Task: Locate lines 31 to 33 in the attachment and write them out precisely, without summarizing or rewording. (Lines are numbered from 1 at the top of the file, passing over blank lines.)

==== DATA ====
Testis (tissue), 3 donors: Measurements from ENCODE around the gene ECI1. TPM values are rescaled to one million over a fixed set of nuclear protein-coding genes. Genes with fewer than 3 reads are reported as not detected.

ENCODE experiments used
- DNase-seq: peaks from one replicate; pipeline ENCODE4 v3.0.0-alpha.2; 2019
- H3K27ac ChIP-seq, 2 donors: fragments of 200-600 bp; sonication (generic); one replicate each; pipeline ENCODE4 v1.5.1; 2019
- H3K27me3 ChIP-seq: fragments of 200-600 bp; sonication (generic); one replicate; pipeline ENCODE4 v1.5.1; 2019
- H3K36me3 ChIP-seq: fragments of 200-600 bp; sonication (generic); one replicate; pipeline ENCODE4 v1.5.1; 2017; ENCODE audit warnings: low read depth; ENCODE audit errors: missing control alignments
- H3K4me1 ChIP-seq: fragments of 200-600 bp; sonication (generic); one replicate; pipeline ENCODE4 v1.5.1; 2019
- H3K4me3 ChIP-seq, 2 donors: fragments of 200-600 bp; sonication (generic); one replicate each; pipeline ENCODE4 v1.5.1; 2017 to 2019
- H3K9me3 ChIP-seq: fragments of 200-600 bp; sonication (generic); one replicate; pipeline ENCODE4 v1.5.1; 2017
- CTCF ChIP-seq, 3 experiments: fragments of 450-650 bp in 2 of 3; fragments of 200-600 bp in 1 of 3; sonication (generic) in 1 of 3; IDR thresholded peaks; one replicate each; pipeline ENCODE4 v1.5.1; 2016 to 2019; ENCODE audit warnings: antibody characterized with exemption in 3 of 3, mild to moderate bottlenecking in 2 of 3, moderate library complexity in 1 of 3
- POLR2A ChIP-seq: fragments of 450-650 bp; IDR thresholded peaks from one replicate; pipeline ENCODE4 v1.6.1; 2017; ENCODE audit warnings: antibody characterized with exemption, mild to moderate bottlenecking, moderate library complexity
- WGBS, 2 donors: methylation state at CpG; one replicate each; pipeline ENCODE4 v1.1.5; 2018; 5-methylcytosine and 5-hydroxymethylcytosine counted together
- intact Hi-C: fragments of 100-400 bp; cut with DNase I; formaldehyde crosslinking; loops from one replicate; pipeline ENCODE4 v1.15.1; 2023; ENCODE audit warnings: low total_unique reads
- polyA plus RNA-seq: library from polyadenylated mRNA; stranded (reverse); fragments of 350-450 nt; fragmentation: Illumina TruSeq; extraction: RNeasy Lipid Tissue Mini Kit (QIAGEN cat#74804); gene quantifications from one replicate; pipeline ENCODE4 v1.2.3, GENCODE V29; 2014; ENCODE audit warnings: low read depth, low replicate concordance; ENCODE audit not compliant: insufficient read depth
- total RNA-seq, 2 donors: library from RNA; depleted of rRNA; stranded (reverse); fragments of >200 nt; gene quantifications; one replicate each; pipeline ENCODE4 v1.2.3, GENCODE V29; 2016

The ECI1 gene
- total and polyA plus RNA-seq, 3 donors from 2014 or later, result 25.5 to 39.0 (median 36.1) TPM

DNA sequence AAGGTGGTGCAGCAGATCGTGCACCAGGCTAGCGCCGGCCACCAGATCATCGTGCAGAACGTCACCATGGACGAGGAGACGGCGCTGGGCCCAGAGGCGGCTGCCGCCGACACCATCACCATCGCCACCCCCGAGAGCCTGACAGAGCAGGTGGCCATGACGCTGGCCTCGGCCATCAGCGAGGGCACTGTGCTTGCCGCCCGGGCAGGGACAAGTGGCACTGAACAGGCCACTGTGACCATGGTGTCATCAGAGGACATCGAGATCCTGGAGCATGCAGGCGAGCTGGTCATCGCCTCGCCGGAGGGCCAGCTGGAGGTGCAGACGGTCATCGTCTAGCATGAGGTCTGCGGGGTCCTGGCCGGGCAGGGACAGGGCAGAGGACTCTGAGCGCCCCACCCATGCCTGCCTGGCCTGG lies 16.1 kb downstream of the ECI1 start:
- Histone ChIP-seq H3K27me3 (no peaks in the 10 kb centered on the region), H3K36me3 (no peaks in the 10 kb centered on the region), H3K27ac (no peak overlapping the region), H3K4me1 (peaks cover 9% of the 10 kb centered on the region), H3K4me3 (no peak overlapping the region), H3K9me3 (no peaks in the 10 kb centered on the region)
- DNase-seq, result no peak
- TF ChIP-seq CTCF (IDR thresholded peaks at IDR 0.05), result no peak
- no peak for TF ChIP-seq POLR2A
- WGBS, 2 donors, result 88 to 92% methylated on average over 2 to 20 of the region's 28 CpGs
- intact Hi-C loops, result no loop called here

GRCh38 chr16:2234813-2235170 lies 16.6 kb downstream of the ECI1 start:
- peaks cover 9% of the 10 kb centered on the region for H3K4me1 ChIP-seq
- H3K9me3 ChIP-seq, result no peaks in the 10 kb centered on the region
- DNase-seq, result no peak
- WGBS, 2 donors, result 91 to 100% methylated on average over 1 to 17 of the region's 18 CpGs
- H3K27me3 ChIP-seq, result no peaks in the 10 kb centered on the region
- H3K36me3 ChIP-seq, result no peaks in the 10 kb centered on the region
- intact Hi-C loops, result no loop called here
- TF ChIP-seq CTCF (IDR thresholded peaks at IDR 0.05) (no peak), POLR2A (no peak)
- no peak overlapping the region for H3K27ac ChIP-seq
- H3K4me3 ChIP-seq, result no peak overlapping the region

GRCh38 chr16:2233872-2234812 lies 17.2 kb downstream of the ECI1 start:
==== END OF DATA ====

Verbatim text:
- H3K36me3 ChIP-seq, result no peaks in the 10 kb centered on the region
- intact Hi-C loops, result no loop called here
- TF ChIP-seq CTCF (IDR thresholded peaks at IDR 0.05) (no peak), POLR2A (no peak)